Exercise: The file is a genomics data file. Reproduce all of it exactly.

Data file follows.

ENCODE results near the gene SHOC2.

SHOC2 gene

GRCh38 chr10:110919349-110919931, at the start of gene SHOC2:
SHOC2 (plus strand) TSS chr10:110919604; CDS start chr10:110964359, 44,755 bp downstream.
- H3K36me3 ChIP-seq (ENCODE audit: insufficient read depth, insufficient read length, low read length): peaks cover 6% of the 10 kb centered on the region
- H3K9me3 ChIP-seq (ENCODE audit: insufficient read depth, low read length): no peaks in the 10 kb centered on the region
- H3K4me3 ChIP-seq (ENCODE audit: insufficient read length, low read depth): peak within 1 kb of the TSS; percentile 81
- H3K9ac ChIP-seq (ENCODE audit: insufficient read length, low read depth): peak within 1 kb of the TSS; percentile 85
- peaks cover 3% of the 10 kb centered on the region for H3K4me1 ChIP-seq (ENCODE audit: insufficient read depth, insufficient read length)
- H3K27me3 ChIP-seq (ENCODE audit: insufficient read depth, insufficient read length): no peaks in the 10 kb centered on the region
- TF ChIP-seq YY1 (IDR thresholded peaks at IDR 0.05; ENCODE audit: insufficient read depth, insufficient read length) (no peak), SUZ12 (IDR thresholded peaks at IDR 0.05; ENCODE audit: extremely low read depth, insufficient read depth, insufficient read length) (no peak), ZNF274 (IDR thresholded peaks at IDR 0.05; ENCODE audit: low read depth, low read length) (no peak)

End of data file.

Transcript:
ENCODE results near the gene SHOC2.

SHOC2 gene

GRCh38 chr10:110919349-110919931, at the start of gene SHOC2:
SHOC2 (plus strand) TSS chr10:110919604; CDS start chr10:110964359, 44,755 bp downstream.
- H3K36me3 ChIP-seq (ENCODE audit: insufficient read depth, insufficient read length, low read length): peaks cover 6% of the 10 kb centered on the region
- H3K9me3 ChIP-seq (ENCODE audit: insufficient read depth, low read length): no peaks in the 10 kb centered on the region
- H3K4me3 ChIP-seq (ENCODE audit: insufficient read length, low read depth): peak within 1 kb of the TSS; percentile 81
- H3K9ac ChIP-seq (ENCODE audit: insufficient read length, low read depth): peak within 1 kb of the TSS; percentile 85
- peaks cover 3% of the 10 kb centered on the region for H3K4me1 ChIP-seq (ENCODE audit: insufficient read depth, insufficient read length)
- H3K27me3 ChIP-seq (ENCODE audit: insufficient read depth, insufficient read length): no peaks in the 10 kb centered on the region
- TF ChIP-seq YY1 (IDR thresholded peaks at IDR 0.05; ENCODE audit: insufficient read depth, insufficient read length) (no peak), SUZ12 (IDR thresholded peaks at IDR 0.05; ENCODE audit: extremely low read depth, insufficient read depth, insufficient read length) (no peak), ZNF274 (IDR thresholded peaks at IDR 0.05; ENCODE audit: low read depth, low read length) (no peak)